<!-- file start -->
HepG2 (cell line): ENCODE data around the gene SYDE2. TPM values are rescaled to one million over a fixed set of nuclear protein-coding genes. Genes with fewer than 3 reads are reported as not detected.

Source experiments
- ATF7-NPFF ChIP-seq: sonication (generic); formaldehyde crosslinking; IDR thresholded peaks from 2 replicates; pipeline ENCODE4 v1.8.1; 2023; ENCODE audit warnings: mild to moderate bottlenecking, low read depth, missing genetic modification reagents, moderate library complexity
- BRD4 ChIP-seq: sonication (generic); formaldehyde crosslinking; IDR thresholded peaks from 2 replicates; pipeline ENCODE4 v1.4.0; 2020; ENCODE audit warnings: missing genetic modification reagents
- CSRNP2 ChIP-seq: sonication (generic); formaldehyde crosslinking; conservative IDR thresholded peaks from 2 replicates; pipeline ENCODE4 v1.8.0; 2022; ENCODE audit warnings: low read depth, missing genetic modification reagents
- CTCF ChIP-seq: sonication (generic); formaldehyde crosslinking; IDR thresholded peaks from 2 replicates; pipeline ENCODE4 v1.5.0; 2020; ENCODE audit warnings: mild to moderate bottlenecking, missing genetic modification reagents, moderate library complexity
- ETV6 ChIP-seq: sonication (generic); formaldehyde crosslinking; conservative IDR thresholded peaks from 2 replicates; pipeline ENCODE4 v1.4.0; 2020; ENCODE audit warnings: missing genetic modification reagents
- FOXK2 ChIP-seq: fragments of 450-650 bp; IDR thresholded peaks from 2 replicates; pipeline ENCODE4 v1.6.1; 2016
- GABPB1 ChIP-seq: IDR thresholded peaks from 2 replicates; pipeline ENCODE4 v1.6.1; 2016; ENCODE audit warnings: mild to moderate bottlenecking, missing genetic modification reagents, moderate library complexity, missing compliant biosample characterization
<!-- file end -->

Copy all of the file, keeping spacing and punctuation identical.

HepG2 (cell line): ENCODE data around the gene SYDE2. TPM values are rescaled to one million over a fixed set of nuclear protein-coding genes. Genes with fewer than 3 reads are reported as not detected.

Source experiments
- ATF7-NPFF ChIP-seq: sonication (generic); formaldehyde crosslinking; IDR thresholded peaks from 2 replicates; pipeline ENCODE4 v1.8.1; 2023; ENCODE audit warnings: mild to moderate bottlenecking, low read depth, missing genetic modification reagents, moderate library complexity
- BRD4 ChIP-seq: sonication (generic); formaldehyde crosslinking; IDR thresholded peaks from 2 replicates; pipeline ENCODE4 v1.4.0; 2020; ENCODE audit warnings: missing genetic modification reagents
- CSRNP2 ChIP-seq: sonication (generic); formaldehyde crosslinking; conservative IDR thresholded peaks from 2 replicates; pipeline ENCODE4 v1.8.0; 2022; ENCODE audit warnings: low read depth, missing genetic modification reagents
- CTCF ChIP-seq: sonication (generic); formaldehyde crosslinking; IDR thresholded peaks from 2 replicates; pipeline ENCODE4 v1.5.0; 2020; ENCODE audit warnings: mild to moderate bottlenecking, missing genetic modification reagents, moderate library complexity
- ETV6 ChIP-seq: sonication (generic); formaldehyde crosslinking; conservative IDR thresholded peaks from 2 replicates; pipeline ENCODE4 v1.4.0; 2020; ENCODE audit warnings: missing genetic modification reagents
- FOXK2 ChIP-seq: fragments of 450-650 bp; IDR thresholded peaks from 2 replicates; pipeline ENCODE4 v1.6.1; 2016
- GABPB1 ChIP-seq: IDR thresholded peaks from 2 replicates; pipeline ENCODE4 v1.6.1; 2016; ENCODE audit warnings: mild to moderate bottlenecking, missing genetic modification reagents, moderate library complexity, missing compliant biosample characterization